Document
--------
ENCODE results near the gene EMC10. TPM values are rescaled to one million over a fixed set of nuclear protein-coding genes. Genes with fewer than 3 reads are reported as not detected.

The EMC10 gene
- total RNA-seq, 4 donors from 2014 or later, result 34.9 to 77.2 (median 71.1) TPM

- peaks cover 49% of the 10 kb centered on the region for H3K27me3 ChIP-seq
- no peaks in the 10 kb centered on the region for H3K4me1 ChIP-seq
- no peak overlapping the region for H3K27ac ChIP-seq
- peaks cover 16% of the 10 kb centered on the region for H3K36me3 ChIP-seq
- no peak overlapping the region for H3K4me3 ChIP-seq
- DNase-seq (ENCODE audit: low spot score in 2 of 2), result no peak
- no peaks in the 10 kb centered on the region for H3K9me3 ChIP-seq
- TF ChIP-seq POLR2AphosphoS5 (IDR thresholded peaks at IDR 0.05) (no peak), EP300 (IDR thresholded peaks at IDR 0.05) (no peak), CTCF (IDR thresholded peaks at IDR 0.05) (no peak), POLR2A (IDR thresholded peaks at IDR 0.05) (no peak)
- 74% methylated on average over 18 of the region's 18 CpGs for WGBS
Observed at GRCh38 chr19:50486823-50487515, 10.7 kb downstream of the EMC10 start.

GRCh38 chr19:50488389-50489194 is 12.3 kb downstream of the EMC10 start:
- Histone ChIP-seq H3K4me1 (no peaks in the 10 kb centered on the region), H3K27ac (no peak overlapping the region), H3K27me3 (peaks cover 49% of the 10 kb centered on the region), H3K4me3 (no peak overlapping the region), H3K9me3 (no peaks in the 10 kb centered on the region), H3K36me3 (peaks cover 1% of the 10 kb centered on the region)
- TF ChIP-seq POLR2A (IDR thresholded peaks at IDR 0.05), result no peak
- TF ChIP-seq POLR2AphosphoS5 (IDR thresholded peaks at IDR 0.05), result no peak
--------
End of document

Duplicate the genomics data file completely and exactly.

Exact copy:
ENCODE results near the gene EMC10. TPM values are rescaled to one million over a fixed set of nuclear protein-coding genes. Genes with fewer than 3 reads are reported as not detected.

The EMC10 gene
- total RNA-seq, 4 donors from 2014 or later, result 34.9 to 77.2 (median 71.1) TPM

- peaks cover 49% of the 10 kb centered on the region for H3K27me3 ChIP-seq
- no peaks in the 10 kb centered on the region for H3K4me1 ChIP-seq
- no peak overlapping the region for H3K27ac ChIP-seq
- peaks cover 16% of the 10 kb centered on the region for H3K36me3 ChIP-seq
- no peak overlapping the region for H3K4me3 ChIP-seq
- DNase-seq (ENCODE audit: low spot score in 2 of 2), result no peak
- no peaks in the 10 kb centered on the region for H3K9me3 ChIP-seq
- TF ChIP-seq POLR2AphosphoS5 (IDR thresholded peaks at IDR 0.05) (no peak), EP300 (IDR thresholded peaks at IDR 0.05) (no peak), CTCF (IDR thresholded peaks at IDR 0.05) (no peak), POLR2A (IDR thresholded peaks at IDR 0.05) (no peak)
- 74% methylated on average over 18 of the region's 18 CpGs for WGBS
Observed at GRCh38 chr19:50486823-50487515, 10.7 kb downstream of the EMC10 start.

GRCh38 chr19:50488389-50489194 is 12.3 kb downstream of the EMC10 start:
- Histone ChIP-seq H3K4me1 (no peaks in the 10 kb centered on the region), H3K27ac (no peak overlapping the region), H3K27me3 (peaks cover 49% of the 10 kb centered on the region), H3K4me3 (no peak overlapping the region), H3K9me3 (no peaks in the 10 kb centered on the region), H3K36me3 (peaks cover 1% of the 10 kb centered on the region)
- TF ChIP-seq POLR2A (IDR thresholded peaks at IDR 0.05), result no peak
- TF ChIP-seq POLR2AphosphoS5 (IDR thresholded peaks at IDR 0.05), result no peak